What is needed is a fundamental shift in the direction of tax and budget policy, including:

  • Tax reform – A new tax system needs to be put in place that 1) encourages job creation, technical innovation, and long-term growth, 2) reverses the trend of providing huge tax breaks for the wealthy with little left over for the middle class, and 3) raises additional revenue to finance vital domestic investments and international priorities.
  • Budget reform – Fixing the process by which annual spending levels are determined is a necessity. Some elements of a reform might include implementing the balanced, bipartisan PayGo rules that worked in the 1990s, setting sensible spending targets, and keeping the system as open and transparent as possible. Setting tax cut priorities before assessing spending needs is irresponsible – we need to assess needs and then think about what revenue is needed to keep the system sound and stable.

Failure to adopt tax and budget reforms will keep us on the same track of reckless fiscal irresponsibility, and the debt ceiling gimmicks will continue. The cost of the continuing failure to provide domestic investments, and the burden of unsustainable deficits, will inevitably fall on the shoulders of average Americans and our children. We can and must do better.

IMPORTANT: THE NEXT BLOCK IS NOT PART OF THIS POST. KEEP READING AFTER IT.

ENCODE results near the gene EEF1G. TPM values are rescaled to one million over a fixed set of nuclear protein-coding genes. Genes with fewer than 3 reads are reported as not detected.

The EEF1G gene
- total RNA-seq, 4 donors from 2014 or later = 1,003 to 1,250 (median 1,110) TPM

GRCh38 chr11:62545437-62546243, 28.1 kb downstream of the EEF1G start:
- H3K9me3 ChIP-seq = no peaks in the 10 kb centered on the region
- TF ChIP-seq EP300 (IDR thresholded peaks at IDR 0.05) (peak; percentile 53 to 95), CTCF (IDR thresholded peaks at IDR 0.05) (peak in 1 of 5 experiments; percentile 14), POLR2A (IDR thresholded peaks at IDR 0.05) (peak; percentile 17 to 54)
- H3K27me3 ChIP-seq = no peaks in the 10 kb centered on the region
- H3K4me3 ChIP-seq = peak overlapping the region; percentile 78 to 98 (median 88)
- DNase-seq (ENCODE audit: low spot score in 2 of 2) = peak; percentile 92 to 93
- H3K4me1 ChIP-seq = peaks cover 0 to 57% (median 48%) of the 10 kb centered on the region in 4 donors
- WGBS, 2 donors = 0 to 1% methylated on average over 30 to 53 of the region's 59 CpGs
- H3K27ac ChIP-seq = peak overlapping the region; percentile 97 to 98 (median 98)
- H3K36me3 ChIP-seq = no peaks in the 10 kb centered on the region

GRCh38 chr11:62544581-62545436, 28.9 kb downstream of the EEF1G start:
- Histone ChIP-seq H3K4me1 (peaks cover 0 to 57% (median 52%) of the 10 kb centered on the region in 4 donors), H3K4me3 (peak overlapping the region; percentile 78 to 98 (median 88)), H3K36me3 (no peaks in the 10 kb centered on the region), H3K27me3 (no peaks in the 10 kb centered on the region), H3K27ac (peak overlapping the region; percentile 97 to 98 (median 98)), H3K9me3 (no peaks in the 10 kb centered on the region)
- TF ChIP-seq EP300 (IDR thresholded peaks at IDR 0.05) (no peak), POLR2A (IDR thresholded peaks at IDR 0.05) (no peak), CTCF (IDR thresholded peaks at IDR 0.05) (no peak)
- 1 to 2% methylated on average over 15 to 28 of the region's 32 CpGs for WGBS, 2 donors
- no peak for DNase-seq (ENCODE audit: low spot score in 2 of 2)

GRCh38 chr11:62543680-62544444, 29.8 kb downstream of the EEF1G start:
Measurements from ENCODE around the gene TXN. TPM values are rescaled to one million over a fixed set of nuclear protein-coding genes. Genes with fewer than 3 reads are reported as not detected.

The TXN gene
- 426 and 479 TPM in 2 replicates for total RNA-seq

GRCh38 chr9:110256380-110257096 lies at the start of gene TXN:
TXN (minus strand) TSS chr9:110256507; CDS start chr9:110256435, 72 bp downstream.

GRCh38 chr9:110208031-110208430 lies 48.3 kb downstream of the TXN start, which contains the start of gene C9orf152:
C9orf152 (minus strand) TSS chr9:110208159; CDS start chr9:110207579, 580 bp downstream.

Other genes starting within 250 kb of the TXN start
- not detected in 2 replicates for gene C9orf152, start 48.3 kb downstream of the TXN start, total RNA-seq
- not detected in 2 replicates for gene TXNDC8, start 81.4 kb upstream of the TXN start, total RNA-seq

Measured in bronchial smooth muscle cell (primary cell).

John S. Irons is the associate director for tax and budget policy at the Center for American Progress.


Snow letter to the majority leader of the Senate:

Washington Post article on the impeachment of Rubin:

CBO budget update (revenue at 16.2 percent of GDP):

Center on Budget and Policy Priorities study on deficit estimates:

CBO report on cyclical deficits:

The Treasury has suspended sales of some securities due to reaching the debt limit:

Additional news reports on reaching the debt limit: